What's wrong with W-sitting?



W-sitting is when a child sits on their bottom with their knees bent and feet positioned outside of their hips. In this position child sits on his bottom and knees are bent, feet tucked under and legs are splayed out to side, what looks a “W”.



In this position child’s base of support (BOS) is wider and his centre of gravity (COG), is lower allowing for increased stability through the pelvis and trunk.
Children find this position convenient for play as they do not have to work on maintaining their balance while concentrating on the game or task in hand.



                     Why is W-sitting problematic for children?


While sitting in this position, children cannot achieve active trunk rotation, and cannot shift their weight over each side. Weight shifting and trunk balancing are important aspects for developing core strength and midline crossing skills (essential for handwriting and hand dominance).
Due to affected midline crossing development, bilateral coordination is also affected, the skill essential for doing two handed activities such as skipping, throwing, catching, kicking, buttoning, doing laces or ties.

                               Consequences of W-Sitting


•    Hips and leg muscles to be shortened and tight.

•    Back or pelvic pain

•    Pigeon toed walking or in-toeing (feet turned in while walking)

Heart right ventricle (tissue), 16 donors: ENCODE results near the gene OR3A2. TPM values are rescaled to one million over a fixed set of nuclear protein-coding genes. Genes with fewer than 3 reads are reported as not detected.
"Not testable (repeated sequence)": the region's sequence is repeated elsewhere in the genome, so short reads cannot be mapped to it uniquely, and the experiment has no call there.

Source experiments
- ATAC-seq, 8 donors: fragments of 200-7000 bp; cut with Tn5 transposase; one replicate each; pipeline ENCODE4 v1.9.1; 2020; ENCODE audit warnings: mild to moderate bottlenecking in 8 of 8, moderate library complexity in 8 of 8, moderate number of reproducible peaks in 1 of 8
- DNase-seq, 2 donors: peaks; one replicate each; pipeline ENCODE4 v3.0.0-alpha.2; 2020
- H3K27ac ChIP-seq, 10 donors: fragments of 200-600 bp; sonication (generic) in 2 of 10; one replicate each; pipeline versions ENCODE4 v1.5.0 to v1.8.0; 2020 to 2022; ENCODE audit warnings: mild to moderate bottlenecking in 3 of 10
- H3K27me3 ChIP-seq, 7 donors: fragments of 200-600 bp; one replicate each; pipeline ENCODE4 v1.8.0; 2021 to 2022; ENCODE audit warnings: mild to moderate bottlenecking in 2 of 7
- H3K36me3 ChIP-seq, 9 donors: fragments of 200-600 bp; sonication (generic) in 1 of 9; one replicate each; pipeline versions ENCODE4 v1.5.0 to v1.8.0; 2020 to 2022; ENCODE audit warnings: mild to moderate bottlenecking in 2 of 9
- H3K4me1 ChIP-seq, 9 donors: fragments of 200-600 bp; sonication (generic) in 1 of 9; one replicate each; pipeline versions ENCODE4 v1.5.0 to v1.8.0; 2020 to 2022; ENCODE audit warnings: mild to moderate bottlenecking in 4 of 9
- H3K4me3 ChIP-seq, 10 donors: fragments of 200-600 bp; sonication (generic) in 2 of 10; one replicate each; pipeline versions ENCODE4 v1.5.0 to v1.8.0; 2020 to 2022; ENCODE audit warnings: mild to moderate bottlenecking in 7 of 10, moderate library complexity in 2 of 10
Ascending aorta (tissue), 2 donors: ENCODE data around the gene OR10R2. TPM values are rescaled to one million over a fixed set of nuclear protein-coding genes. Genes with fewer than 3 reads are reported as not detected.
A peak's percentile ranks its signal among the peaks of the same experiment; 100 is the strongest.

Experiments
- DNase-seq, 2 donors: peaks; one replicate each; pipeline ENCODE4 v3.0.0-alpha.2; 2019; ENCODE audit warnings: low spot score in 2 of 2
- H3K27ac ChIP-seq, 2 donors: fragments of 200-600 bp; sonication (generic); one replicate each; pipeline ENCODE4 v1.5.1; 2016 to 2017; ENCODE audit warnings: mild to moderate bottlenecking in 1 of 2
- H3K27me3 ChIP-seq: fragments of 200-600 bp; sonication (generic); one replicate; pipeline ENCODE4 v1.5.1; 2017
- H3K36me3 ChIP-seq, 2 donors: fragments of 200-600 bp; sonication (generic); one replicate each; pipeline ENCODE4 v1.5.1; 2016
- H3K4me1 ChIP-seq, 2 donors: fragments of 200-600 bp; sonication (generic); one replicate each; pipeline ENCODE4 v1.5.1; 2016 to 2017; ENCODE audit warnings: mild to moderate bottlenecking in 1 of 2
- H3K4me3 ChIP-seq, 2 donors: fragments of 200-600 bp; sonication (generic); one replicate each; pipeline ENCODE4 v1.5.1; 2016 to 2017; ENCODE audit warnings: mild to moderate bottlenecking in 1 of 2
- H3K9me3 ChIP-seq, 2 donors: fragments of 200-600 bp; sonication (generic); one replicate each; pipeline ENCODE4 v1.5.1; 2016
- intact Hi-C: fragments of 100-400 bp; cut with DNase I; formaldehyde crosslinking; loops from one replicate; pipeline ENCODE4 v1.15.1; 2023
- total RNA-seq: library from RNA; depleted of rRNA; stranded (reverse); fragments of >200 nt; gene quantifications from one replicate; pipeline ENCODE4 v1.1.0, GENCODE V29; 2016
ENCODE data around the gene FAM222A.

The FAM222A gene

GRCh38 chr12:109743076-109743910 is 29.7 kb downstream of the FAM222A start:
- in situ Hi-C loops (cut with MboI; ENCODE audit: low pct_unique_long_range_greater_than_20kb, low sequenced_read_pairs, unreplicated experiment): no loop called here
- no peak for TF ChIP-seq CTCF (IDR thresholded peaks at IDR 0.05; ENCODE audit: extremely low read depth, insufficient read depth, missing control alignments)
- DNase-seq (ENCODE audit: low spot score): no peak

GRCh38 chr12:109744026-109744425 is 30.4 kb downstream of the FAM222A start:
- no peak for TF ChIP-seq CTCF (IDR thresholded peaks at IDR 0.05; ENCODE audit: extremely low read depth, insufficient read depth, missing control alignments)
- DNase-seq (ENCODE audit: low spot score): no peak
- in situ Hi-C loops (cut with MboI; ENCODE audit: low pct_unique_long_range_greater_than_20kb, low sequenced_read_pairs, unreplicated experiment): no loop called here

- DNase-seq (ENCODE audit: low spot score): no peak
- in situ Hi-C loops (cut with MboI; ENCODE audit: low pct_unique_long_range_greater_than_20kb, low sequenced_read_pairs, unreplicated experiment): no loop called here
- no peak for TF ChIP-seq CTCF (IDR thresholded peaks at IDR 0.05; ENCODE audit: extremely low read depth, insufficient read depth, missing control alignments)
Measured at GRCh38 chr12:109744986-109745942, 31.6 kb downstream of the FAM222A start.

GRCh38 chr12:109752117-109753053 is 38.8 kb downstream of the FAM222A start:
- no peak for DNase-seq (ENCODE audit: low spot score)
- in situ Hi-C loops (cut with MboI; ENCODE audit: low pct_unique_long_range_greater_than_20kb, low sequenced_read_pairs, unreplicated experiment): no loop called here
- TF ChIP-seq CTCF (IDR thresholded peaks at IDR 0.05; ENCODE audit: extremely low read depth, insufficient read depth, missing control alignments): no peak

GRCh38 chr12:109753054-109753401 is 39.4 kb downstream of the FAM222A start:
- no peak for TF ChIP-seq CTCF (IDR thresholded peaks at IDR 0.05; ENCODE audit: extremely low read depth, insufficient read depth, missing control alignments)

•    Flat foot

•    Difficulties performing two-handed activities (e.g., buttoning)

•    Poor hand preference or dominance (e.g., handwriting difficulties)

•    Lack of cross body movements (e.g., throwing, catching)

•    Limited trunk movements (e.g., copying from the whiteboard)

•    Likelihood of hip dislocation (if child has hip problems)


                             Strategies to prevent/improve W-sitting


PRONE SITTING
Children do W-sitting when core strength is an issue. Reduced core strength causes poor posture and over-compensation of other muscle groups.

The following strategies can be helpful minimising W-sitting posture: -

1.Encourage a child to sit in different ways, such as: -
•  Prone position (on stomach and forearms)

•    Criss-Cross Sitting (Crossed Leg Sitting)

•    Side Sitting (alternate sides)

•    Long Sitting (feet straight out front)


CRISS-CROSS SITTING
2.Ask the child to get up and bring something from next room such as cushion, favourite toy or game.

3.Remind the child to “fix their legs” whenever you see them sit in a W position.
SIDE SITTING

4.Alternate ways to sit such as a beanbag, low chair, pillow, to sit on, or suggest him to lie on his tummy.

5.Exercises such as stomach crunches, the plank can be beneficial in improving core strength.

6. Anticipate and catch it before the child tries to sit in W-sitting.

LONG SITTING
7.Offer the child a small chair or stool as an alternative to sitting on the floor.









We should expect young children to move in and out of positions when sitting on the floor - that is natural and the way kids stay alert and learn to manage their bodies in space. Just as one size does NOT fit all, one sitting position will never accommodate the sitting needs of all children. Young children learn best when their bodies are safely and comfortably positioned!



References:

American Journal of Occupational Therapy: http://ajot.aota.org/


The Pathways. Org: https://pathways.org/

Image source: Google images